Imagine that we have particles moving throughout all of space. At each point in space, this can be represented by an arrow pointed in the direction of motion. The length of the arrow represents the amount of motion. At any given moment in time, all the arrows that are located throughout all of space can be referred to as a “vector field.” A vector field does not necessarily have to represent the motion of particles. The arrows could instead, for example, indicate the strength of a magnetic or electric field at every point in space. But, for the purpose of visualizing the mathematics, let us think of all these arrows as representing the motion of imaginary particles. These imaginary particles do not necessarily have to obey the laws of physics. They can appear or disappear into thin air. And they can suddenly change direction. At every region of space, there are two very important questions we need to answer. The first question is whether the particles are just passing through the region of space, Or if the region of space is generating particles, Or if the region of space is absorbing particles. The second question we need to answer is whether the particles are swirling around this region of space, like in the case of a hurricane or a tornado. Both of these questions can be answered by examining the arrows. Suppose we have a volume of space. This volume can be any shape or size. This volume is surrounded by an imaginary surface. Although the arrows exist throughout all of space, let’s just look at the arrows only on the surface surrounding the volume. If all the arrows on the surface are pointing into the volume, then this means that from the perspective of the outside world, this region of space is absorbing particles. If all of the arrows on the surface are pointing out of the volume, then this means that from the perspective of the outside world, this region of space is generating particles. If the particles are just passing through this region of space, then some of the arrows will be pointing into the volume, and some of the arrows will be pointing out of the volume. But, what is happening from the perspective of the outside world does not necessarily reflect what is happening inside the volume. For example, there might be a region of space inside the volume that is generating particles… And another region of space inside this same volume that is absorbing particles. In this case, the volume as a whole is neither generating nor absorbing particles, since the number of particles entering is still exactly equal to the number of particles that are exiting. From the perspective of the outside world, particles are just passing through this volume. In this other case, from the perspective of the outside world, the volume is absorbing particles. And in this case, from the perspective of the outside world, the volume is generating particles. We can determine which of these three cases we have by examining the arrows on the surface of the volume. Suppose we take all the arrows on the surface, and we add the lengths of these arrows together. If the sum of the lengths of all the arrows that are pointing into the volume is equal to the sum of the lengths of all the arrows that are pointing out of the volume, then from the perspective of the outside world, this region of space is neither generating nor absorbing particles. If the sum of the lengths of all the arrows that are pointing into the volume is greater than the sum of the lengths of all the arrows that are pointing out of the volume, then from the perspective of the outside world, this region of space is absorbing particles. If the sum of the lengths of all the arrows that are pointing out of the volume is greater than the sum of the lengths of all the arrows that are pointing into volume, then from the perspective of the outside world, this region of space is generating particles. The amount by which the region of space is generating or absorbing particles depends on the difference between the sum of the arrows pointed into the volume, and the sum of the arrows pointed out of the volume. Arrows that are parallel to the surface don’t count, as these arrows represent particles that are travelling parallel to the surface of the volume, without entering or exiting. If an arrow is passing through the surface of the volume at an angle, then it can be thought of as the combination of an arrow that is perpendicular to the surface, and an arrow that is parallel to the surface. It is only the portion of the arrow that is perpendicular to the surface that counts in the sum of arrow lengths. Suppose we subdivide a volume into a set of smaller volumes. From the perspective of the outside world, each of these smaller volumes is either generating particles, absorbing particles, or just allowing particles to pass through. For each of the smaller volumes that are absorbing particles, we can refer to this by saying that it is generating a negative rate of particles. If we add together the rate at which each of the smaller volumes is generating particles, then the sum will be exactly equal to the rate at which the large volume as a whole is generating particles. For example, in this case, only one of the smaller volumes is generating particles, and all the other smaller volumes are just allowing the particles to pass through. Therefore, the rate at which particles are generated by the large volume as a whole is exactly equal to the rate at which particles are being generating by this one smaller volume. If two of the smaller volumes are generating particles, then the rate at which the larger volume as a whole is generating particles is equal to the sum of the rates of these two smaller volumes. On the other hand, if one of the smaller volumes is absorbing particles, then we say that it is generating a negative rate of particles, and this therefore reduces the total rate of particles being generated by the large volume as a whole. If there are more particles being absorbed than generated, then this means that the large volume as a whole is absorbing particles, and we can refer to this by saying that it is generating a negative rate of particles. At each point in space, the rate at which particles are being generated per unit volume is what we refer to as the “divergence” of the vector field at this point in space. If the vector field that describes the motion of the particles is symbolized by the letter “F”, then the divergence of this vector field at each point in space is signified by the following. If we have a volume of any shape or size, then the divergence of all the points inside the volume is what determines the rate at which the volume as a whole is generating or absorbing particles. Now let us focus on the other question. Are the particles swirling around a region of space? When we answered the previous question about particles being absorbed or generated, we had a three dimensional volume that could be any shape or size, and we cared only about the arrows on the surface surrounding the volume. And we cared only about the portion of each arrow that was perpendicular to the surface of the volume. When answering question about the particles swirling, instead of using a volume, we now use a two dimensional surface that can be any shape or size. This surface is surrounded by a loop. We care only about the arrows that are on the loop. And we only care about the portion of each arrow that is parallel to the loops path. This is because if a particle is moving perpendicular to the loops path, then this means that it is not swirling around the loop, and its arrow doesn’t count. If we add the lengths of all the arrows around this loop together, their sum indicates how much the particles are swirling around the loop. Now suppose we have this situation. Here the particles are not swirling at all. Suppose we have a point that travels around the loop. Some of the arrows on the loop will be pointing in the same direction that the point is traveling, and some of the arrows will be pointing in the opposite direction that the point is travelling. These two types of arrows cancel each other out when the sums of the arrow lengths are added together. Therefore, in this case, the total sum of arrow lengths around the loop is zero. In this other situation, the arrows do not cancel out, and we say that the particles are swirling around this loop. In this other situation, we say that the particles are swirling in the other direction. Suppose we take the surface inside the loop, and we subdivide it into smaller surfaces. Each of these smaller surfaces also has a loop. By adding together the lengths of the arrows around each of these new smaller loops, we can calculate the amount by which the particles are swirling around each of these smaller surfaces. If we add together the amount by which the particles are swirling around each of these smaller surfaces, this will give us the amount by which particles are swirling around the larger surface. This is true regardless of what the particles inside the loop are doing. Arrows cancel each other out The total swirling of particles around the large loop is always equal to the sum of the swirls of each of the smaller loops. This is similar to how when we added together the amount of particles generated by each of the smaller volumes, we determined the amount of particles that were generated by the entire larger volume. Also, just as volumes which are absorbing particles cancel out volumes that are generating particles… Surfaces which have particles swirling around them in opposite directions cancel each other out with regards to calculating the swirl around the entire larger surface. In this case, the total amount of swirling around the larger surface is zero. In all cases, regardless of the surface’s shape or size, the rate at which the particles are swirling around it is exactly equal to the sum of the rates at which every region inside the surface has particles swirling around it. At each point in space, the rate at which particles are swirling around it per unit area is what we refer to as the “curl” of the vector field at this point in space. At each point in space, the amount of curl can be represented by the length of an arrow that is perpendicular to the surface. The more the particles are swirling per unit area, the longer the arrow representing the curl. If the particles are swirling in the other direction, then the arrow representing the curl will be pointed in the opposite direction. If there is no net swirling around the point, then the arrow representing the curl has zero length. The surface at this point in space can be oriented in all three dimensions. Therefore, the curl of this vector field at each point in space can have components in all three dimensions. Suppose we have three of these surfaces, located in the exact same point in space, all oriented 90 degrees to each other. Each of these surfaces will have a curl arrow associated with it. We therefore have a total of three curl arrows at the same point in space, all 90 degrees to one another. If we add these three arrows together as vectors, then the result is the total curl of the vector field in this region of space. If the vector field that describes the motion of the particles is symbolized by the letter “F”, then the total curl of this vector field at each point in space is signified by the following. If we have a surface of any shape or size, then the curl of all the points inside the surface is what determines the rate at which the particles are swirling around the loop surrounding the surface, and in what direction. This is similar to how the divergence of all the points inside the volume is what determines the rate at which the volume as a whole is generating or absorbing particles. Here, the vector field “F” was defined by the motion of particles moving through space. However, it is also possible to have a vector field which does not represent the motion of particles. Instead, it could just be a bunch of arrows located throughout space, and the definitions given here for divergence and curl would still apply. This is true, for example, in the case of Maxwell’s Laws of electromagnetism, where the strength and direction of the electric and magnetic field at each point in space are described by a vector field. The divergence and curl of these two vector fields throughout all of space is what allows us to mathematically describe the way in which electric and magnetic fields relate to each other.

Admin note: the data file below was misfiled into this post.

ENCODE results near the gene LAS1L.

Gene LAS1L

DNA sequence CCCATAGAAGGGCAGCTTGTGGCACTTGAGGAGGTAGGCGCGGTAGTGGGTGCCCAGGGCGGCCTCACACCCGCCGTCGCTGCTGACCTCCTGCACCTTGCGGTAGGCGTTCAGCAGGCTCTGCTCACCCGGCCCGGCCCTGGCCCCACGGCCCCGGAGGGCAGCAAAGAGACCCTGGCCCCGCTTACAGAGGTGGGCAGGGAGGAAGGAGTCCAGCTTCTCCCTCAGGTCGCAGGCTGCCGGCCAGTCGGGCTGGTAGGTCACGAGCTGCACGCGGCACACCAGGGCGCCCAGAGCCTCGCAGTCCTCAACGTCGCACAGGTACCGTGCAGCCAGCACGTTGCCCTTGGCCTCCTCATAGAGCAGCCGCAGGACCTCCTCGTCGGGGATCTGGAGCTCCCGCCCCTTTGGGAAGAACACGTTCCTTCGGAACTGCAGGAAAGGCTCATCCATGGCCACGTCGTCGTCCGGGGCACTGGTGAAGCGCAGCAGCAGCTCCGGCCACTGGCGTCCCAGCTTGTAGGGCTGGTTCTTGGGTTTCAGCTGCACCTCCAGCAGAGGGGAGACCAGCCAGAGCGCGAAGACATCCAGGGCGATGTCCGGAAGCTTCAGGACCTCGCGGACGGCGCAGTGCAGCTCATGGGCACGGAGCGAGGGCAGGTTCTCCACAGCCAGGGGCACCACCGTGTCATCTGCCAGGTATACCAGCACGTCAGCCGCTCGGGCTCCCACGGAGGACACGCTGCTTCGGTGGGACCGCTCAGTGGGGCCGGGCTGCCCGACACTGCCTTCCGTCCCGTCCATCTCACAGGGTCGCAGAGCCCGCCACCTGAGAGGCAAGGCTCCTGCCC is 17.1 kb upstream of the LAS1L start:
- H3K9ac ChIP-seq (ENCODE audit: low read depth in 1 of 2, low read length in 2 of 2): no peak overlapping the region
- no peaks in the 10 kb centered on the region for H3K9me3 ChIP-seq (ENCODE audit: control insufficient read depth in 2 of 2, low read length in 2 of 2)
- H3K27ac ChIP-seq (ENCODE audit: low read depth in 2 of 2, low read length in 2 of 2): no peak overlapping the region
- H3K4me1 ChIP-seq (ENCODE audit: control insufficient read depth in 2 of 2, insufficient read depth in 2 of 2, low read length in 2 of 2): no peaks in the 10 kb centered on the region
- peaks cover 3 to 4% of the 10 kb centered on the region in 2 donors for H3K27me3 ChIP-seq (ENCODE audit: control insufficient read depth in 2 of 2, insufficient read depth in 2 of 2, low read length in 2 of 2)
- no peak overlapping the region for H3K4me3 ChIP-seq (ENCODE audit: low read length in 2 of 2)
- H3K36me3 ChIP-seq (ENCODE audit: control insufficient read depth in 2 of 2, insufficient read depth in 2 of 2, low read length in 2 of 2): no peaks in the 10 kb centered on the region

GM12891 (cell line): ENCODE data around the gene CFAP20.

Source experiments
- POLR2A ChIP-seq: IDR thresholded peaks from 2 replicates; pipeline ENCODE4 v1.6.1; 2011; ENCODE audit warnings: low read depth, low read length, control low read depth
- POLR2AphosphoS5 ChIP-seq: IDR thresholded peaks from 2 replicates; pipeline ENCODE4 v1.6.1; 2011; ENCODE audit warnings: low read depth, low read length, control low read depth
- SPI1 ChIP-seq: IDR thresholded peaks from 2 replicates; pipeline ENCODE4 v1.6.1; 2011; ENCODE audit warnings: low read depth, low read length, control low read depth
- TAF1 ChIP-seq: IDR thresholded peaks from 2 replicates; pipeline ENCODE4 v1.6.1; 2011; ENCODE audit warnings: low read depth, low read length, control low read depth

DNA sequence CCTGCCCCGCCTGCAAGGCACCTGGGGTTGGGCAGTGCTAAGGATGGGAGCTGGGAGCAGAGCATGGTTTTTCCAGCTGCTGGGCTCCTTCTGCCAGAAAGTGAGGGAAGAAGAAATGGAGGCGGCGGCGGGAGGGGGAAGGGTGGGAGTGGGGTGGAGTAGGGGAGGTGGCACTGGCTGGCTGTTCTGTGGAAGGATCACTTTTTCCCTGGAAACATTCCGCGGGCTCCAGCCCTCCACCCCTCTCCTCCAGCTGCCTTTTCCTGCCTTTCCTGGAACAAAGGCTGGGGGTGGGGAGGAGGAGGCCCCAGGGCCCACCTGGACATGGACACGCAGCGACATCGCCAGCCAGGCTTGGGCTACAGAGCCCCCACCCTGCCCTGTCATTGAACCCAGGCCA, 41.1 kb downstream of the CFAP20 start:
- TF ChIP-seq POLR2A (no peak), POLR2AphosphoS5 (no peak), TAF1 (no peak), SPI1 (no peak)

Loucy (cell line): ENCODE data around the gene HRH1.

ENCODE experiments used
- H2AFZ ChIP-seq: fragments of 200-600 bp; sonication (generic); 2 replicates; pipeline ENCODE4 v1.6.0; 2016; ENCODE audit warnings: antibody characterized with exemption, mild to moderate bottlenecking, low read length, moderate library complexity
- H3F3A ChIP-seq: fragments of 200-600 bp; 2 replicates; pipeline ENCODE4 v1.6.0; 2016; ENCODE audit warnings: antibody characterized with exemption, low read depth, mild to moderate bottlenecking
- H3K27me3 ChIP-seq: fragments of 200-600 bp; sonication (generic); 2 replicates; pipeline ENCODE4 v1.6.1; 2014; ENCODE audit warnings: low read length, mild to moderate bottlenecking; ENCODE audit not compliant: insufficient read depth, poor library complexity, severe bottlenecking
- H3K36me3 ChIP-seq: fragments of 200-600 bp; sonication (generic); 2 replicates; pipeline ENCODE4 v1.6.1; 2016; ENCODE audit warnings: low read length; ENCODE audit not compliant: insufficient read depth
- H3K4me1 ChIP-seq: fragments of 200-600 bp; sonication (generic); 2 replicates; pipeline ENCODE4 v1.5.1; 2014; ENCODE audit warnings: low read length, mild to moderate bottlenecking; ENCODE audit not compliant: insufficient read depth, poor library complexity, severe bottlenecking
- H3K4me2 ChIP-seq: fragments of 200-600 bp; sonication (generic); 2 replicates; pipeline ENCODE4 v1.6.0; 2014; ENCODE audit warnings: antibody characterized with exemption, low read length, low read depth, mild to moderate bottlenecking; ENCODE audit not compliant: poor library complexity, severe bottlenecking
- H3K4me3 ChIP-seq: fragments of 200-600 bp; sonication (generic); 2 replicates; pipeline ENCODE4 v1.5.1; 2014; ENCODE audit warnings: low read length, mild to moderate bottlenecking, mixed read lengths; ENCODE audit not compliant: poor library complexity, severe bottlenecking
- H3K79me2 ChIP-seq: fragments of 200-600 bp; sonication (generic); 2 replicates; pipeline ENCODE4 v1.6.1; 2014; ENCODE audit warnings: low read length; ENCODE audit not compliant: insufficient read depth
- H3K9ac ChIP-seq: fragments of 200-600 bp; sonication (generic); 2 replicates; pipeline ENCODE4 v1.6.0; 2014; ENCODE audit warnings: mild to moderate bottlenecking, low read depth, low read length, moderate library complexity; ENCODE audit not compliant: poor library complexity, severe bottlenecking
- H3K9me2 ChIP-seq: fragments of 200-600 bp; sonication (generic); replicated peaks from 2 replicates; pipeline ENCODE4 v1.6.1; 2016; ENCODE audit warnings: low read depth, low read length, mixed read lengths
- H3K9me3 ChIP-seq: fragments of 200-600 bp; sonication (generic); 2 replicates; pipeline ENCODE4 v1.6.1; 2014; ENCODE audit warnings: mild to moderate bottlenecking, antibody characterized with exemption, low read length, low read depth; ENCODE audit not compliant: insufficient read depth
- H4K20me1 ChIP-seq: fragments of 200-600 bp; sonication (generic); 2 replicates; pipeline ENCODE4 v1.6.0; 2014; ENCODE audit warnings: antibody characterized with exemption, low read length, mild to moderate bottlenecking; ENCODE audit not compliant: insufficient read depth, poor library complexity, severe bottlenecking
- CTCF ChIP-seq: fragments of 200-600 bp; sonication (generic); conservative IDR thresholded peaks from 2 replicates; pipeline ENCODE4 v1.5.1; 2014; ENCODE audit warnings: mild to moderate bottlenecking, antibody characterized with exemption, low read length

100 thoughts on “Divergence and Curl”